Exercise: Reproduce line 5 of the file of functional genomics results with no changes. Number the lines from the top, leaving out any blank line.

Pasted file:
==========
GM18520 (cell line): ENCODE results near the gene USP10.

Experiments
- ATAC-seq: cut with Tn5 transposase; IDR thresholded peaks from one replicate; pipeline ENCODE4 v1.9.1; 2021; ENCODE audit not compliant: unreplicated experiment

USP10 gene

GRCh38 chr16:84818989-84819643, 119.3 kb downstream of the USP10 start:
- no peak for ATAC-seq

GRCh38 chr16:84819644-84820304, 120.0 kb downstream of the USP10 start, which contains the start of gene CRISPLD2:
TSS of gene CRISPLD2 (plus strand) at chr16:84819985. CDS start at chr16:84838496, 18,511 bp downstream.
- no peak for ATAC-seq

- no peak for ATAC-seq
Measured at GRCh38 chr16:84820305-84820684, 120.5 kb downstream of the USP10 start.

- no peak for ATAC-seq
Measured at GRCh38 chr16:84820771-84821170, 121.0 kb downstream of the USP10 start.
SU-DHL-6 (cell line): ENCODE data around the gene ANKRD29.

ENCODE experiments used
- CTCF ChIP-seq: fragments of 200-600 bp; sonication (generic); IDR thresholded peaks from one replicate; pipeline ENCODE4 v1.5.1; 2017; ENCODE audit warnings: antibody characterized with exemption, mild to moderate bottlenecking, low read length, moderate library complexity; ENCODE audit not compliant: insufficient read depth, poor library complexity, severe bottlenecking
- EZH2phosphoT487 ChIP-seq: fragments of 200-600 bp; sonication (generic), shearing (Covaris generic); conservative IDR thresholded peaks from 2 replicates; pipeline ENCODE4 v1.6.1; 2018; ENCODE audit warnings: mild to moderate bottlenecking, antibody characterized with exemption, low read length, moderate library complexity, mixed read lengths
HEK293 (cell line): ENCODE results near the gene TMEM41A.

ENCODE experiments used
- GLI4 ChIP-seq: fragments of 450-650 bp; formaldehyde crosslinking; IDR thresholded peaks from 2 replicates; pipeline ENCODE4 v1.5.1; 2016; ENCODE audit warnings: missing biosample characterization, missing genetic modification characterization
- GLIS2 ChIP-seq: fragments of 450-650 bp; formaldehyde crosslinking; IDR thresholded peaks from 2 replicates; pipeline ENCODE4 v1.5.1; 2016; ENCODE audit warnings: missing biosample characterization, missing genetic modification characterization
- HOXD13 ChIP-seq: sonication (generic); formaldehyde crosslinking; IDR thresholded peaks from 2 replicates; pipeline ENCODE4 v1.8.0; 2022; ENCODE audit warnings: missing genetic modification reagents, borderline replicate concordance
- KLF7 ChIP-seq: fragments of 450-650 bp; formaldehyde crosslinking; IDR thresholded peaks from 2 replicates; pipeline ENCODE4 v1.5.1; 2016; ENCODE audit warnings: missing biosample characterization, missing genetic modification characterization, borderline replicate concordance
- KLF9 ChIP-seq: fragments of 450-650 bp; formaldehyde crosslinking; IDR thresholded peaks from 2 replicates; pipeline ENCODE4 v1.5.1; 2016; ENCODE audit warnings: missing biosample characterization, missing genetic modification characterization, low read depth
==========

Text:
GRCh38 chr16:84818989-84819643, 119.3 kb downstream of the USP10 start: